When you think of visionaries throughout history, you think of people who changed lives. Visionaries have gifted the world the airplane, the lightbulb, and yes, superheroes. Stan Lee was without a doubt a visionary, helping to craft stories that inspire, entertain, and change the way we think about the world. It’s why Marvel’s latest Visionaries trade paperback is a great read.
So what’s it about?
The official summary reads:
Celebrate the career of a true Marvel Visionary! In the days before WWII, a teenager named Stanley Lieber ran errands in the offices of Timely Comics. Soon “Stan Lee” published his first story, and before long he was running the show! In the 1960s, Lee and Jack Kirby transformed super hero comics with the Fantastic Four – whose success sparked an unending line of smash hits that created the Marvel Universe! Presented here are some of the greatest stories written by “The Man,” from rarely seen tales from Lee’s earliest days, to unforgettable adventures starring his most iconic co-creations – the FF, Spider-Man, Thor, Silver Surfer, Doctor Strange and Daredevil!
Why does this matter?
At some point in your life, you probably have read a Stan Lee written story. That said, you probably haven’t read every story collected here. This series is a great way to get a taste of a creator’s work from beginning to end, and this collection accomplishes just that — from one of his first prose stories originally printed in Captain America Comics (they had to print these stories to qualify for second-class mail shipping) all the way to a 1995 special featuring Peter and Mary Jane at Aunt May’s grave. It is a truly storied career, and this collection gives you a little bit of everything.
Fine, you have my attention. What’s good about it?
Running 336 pages there is quite a selection of stories here. The book opens with an introduction by Roy Thomas originally written in 2004 that does a great job giving readers an idea of how Stan Lee started at Marvel and then continued to push new ground for the publisher over the decades. There is also some great back matter content, like Stan Lee’s original Fantastic Four emblem sketch, a selection of Stan’s Soapbox from the bullpen back pages, and a reprinting of the actual Fantastic Four #1 plot synopsis. There is essentially just enough here to get you started with Stan Lee and make you want to dive even deeper into his contributions to Marvel Comics.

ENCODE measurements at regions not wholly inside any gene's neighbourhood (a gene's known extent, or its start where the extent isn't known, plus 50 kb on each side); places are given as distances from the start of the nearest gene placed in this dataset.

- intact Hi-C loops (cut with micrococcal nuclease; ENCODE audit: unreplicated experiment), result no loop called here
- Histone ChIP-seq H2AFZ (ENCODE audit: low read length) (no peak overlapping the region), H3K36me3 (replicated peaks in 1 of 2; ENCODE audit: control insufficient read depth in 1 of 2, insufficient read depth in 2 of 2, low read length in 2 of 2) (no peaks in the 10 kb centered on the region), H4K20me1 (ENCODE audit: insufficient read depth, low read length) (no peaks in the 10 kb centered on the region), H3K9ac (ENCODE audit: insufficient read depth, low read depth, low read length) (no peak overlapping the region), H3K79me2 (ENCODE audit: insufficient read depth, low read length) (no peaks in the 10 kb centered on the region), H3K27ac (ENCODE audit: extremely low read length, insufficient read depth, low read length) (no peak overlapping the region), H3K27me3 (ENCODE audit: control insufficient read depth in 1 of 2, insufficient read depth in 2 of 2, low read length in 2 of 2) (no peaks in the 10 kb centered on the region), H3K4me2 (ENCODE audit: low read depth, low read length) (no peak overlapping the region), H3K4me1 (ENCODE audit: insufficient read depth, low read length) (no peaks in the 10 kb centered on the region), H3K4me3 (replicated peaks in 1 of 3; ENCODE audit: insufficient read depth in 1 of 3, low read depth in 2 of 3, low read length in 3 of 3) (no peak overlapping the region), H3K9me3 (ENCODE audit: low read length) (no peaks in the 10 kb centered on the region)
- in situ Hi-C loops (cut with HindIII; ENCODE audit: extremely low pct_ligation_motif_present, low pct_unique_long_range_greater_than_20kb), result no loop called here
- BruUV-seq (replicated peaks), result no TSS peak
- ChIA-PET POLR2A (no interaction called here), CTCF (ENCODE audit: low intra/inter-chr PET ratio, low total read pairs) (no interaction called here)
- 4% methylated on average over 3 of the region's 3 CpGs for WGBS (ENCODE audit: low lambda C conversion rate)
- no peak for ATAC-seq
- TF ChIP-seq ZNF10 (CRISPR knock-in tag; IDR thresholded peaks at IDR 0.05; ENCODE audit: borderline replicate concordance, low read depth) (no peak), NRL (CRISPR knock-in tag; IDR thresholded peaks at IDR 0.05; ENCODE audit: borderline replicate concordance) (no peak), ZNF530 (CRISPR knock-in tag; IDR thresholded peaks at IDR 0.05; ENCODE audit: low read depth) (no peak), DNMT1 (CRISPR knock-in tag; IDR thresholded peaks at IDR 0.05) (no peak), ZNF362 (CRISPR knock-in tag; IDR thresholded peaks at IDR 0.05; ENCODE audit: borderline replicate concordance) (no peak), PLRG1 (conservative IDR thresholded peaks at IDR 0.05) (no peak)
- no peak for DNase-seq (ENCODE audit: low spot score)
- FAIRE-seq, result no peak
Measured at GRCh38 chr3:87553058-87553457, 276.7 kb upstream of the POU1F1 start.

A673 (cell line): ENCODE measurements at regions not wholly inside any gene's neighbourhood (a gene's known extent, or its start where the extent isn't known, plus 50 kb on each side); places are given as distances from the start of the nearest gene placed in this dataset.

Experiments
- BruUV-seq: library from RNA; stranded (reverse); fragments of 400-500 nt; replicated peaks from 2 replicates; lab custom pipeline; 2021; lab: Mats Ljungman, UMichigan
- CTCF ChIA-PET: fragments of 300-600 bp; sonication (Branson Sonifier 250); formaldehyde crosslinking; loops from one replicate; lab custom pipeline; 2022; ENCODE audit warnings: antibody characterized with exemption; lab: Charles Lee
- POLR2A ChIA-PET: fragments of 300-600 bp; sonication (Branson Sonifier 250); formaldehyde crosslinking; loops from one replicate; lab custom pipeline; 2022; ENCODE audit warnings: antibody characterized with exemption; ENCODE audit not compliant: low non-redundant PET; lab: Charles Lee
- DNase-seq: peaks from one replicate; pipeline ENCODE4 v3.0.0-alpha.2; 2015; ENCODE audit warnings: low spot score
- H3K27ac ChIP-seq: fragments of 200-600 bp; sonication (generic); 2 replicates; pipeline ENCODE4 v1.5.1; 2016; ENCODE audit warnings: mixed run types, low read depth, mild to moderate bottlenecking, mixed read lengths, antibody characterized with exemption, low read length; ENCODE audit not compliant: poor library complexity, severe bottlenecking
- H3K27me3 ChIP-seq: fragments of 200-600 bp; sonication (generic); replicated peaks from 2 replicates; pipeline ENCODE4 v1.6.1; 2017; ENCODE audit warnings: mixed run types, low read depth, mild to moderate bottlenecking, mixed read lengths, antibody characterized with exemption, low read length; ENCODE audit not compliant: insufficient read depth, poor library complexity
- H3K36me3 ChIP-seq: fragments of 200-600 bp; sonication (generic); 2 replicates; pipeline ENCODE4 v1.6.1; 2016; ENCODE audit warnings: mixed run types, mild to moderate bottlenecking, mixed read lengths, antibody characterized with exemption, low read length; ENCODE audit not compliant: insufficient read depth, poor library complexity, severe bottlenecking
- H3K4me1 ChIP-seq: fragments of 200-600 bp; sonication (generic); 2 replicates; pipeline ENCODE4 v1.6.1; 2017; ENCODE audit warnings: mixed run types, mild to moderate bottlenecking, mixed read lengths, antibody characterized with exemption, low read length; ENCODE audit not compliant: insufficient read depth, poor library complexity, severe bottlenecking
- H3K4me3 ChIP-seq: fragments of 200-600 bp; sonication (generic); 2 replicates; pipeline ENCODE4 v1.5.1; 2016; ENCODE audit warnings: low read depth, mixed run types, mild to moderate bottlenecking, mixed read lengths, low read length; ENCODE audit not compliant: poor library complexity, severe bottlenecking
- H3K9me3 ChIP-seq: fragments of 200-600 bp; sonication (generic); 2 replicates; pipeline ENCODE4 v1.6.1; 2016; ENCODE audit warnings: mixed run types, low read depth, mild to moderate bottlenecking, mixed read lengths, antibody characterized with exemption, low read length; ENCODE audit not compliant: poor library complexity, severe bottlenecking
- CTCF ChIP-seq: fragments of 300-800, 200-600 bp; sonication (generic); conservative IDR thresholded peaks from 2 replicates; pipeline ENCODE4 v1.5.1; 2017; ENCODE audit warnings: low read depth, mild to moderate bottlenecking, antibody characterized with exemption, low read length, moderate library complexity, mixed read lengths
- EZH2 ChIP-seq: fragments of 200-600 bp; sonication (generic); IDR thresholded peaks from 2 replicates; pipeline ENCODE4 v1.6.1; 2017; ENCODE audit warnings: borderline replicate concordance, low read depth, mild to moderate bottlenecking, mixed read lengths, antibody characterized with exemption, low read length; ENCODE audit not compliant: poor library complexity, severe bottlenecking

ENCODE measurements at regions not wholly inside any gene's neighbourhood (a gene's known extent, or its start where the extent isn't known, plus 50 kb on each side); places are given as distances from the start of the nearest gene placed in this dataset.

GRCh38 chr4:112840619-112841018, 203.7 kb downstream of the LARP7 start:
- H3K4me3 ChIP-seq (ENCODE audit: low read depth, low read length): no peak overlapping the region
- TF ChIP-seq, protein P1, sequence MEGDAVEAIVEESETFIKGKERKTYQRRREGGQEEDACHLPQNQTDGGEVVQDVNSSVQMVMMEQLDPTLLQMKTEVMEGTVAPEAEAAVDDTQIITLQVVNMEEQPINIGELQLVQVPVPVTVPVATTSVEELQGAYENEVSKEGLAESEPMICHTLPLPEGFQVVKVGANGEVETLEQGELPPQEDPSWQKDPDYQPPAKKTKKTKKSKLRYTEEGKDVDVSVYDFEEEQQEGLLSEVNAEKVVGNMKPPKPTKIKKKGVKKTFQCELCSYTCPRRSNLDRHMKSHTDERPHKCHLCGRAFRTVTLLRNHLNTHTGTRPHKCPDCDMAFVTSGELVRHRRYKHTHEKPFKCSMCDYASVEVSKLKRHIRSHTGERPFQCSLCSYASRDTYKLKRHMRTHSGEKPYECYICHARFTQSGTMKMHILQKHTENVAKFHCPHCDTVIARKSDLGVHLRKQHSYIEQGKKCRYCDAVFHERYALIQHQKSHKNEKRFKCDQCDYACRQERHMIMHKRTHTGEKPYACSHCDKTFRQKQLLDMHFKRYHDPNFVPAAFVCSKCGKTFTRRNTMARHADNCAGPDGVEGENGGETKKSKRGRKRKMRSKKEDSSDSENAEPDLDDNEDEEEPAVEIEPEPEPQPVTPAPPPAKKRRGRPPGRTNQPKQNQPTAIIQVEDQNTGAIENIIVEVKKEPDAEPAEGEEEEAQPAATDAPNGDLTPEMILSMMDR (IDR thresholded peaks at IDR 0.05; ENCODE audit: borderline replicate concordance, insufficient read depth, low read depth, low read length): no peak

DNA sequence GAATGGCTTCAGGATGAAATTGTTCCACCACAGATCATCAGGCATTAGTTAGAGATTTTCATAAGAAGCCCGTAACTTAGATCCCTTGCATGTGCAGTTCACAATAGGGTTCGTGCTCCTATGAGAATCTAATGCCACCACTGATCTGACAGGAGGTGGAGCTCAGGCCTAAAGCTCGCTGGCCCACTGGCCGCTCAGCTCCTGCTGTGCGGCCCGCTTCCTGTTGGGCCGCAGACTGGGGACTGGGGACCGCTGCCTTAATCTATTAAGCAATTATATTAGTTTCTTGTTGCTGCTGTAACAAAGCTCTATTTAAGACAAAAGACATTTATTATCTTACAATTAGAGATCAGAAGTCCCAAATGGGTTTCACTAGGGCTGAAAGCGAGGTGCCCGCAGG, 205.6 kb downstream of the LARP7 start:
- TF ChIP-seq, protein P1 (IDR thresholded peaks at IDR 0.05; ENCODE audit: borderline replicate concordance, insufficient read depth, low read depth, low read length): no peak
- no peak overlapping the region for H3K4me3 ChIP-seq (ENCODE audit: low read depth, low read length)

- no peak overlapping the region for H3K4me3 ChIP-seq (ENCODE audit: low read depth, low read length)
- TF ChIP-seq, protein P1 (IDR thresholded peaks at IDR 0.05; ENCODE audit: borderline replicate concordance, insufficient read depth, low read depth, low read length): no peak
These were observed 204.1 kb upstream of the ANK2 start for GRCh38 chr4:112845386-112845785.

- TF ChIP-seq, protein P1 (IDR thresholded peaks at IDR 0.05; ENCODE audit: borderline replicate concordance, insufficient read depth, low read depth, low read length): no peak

There is a wide range of his work collected here, from Fantastic Four (1961) #11 and Annual #3 to some great Green Goblin action in Amazing Spider-Man (1963) #96-98 and Annual #5; a story featuring a black character in Daredevil (1964) #7 and #47 that made no mention of his race but instead treats him like any person should be treated, moving the needle on progress; Silver Surfer (1968) #5, which features an alien possibly more human than an Earthling; Thor (1966) #179-181, featuring stories drawn by a then-rookie Neal Adams; Marvel Premiere #3 and material from Captain America Comics #3 and #16, Suspense #28, the greatest origin ever with Amazing Adult Fantasy #11, giving readers a look at a wider range of Lee’s work, Amazing Fantasy (1962) #15 and Spectacular Spider-Man Super Special.
It can’t be perfect, can it?
Much like the John Romita Sr. Visionaries book, this isn’t a complete or thorough look at Stan Lee’s work. Instead, it feels like a good start or a nice way to purchase a snapshot of the creator’s career. It’s an odd sort of read though, since it contains so many snapshots of ongoing stories.
Is it good?
This is a good read thanks to the great introduction by Roy Thomas, the extras in the back, and some interesting snapshots of Stan Lee’s career that may not be easy to find elsewhere. To read everything from the prose that helped him break in at Marvel to his final work as Peter Parker and Mary Jane look on at Aunt May’s grave is quite a jump, and it’s one that helps remind you how important Stan Lee was to comics and to society.